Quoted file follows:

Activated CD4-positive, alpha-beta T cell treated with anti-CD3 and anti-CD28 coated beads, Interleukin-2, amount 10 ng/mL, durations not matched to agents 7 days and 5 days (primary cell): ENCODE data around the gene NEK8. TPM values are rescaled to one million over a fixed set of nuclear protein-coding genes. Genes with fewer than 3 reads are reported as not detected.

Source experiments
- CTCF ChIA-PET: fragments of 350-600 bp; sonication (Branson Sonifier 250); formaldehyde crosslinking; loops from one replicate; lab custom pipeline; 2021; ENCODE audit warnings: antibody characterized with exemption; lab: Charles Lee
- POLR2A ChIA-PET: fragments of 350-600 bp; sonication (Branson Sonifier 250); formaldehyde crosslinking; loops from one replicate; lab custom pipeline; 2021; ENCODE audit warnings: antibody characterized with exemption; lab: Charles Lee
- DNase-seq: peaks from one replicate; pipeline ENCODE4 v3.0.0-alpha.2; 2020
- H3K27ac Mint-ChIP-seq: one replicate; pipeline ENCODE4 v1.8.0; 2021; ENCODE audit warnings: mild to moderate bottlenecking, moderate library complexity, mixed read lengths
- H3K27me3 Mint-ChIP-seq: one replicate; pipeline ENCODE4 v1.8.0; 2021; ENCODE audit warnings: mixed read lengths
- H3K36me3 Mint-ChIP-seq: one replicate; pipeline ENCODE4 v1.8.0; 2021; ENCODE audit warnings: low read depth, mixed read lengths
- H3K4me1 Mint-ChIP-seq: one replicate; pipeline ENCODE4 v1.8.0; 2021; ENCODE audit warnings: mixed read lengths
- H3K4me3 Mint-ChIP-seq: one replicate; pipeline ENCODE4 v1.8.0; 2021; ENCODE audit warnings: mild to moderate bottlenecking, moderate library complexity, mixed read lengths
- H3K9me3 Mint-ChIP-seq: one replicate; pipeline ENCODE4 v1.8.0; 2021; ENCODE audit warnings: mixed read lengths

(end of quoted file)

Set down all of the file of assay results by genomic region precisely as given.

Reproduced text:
Activated CD4-positive, alpha-beta T cell treated with anti-CD3 and anti-CD28 coated beads, Interleukin-2, amount 10 ng/mL, durations not matched to agents 7 days and 5 days (primary cell): ENCODE data around the gene NEK8. TPM values are rescaled to one million over a fixed set of nuclear protein-coding genes. Genes with fewer than 3 reads are reported as not detected.

Source experiments
- CTCF ChIA-PET: fragments of 350-600 bp; sonication (Branson Sonifier 250); formaldehyde crosslinking; loops from one replicate; lab custom pipeline; 2021; ENCODE audit warnings: antibody characterized with exemption; lab: Charles Lee
- POLR2A ChIA-PET: fragments of 350-600 bp; sonication (Branson Sonifier 250); formaldehyde crosslinking; loops from one replicate; lab custom pipeline; 2021; ENCODE audit warnings: antibody characterized with exemption; lab: Charles Lee
- DNase-seq: peaks from one replicate; pipeline ENCODE4 v3.0.0-alpha.2; 2020
- H3K27ac Mint-ChIP-seq: one replicate; pipeline ENCODE4 v1.8.0; 2021; ENCODE audit warnings: mild to moderate bottlenecking, moderate library complexity, mixed read lengths
- H3K27me3 Mint-ChIP-seq: one replicate; pipeline ENCODE4 v1.8.0; 2021; ENCODE audit warnings: mixed read lengths
- H3K36me3 Mint-ChIP-seq: one replicate; pipeline ENCODE4 v1.8.0; 2021; ENCODE audit warnings: low read depth, mixed read lengths
- H3K4me1 Mint-ChIP-seq: one replicate; pipeline ENCODE4 v1.8.0; 2021; ENCODE audit warnings: mixed read lengths
- H3K4me3 Mint-ChIP-seq: one replicate; pipeline ENCODE4 v1.8.0; 2021; ENCODE audit warnings: mild to moderate bottlenecking, moderate library complexity, mixed read lengths
- H3K9me3 Mint-ChIP-seq: one replicate; pipeline ENCODE4 v1.8.0; 2021; ENCODE audit warnings: mixed read lengths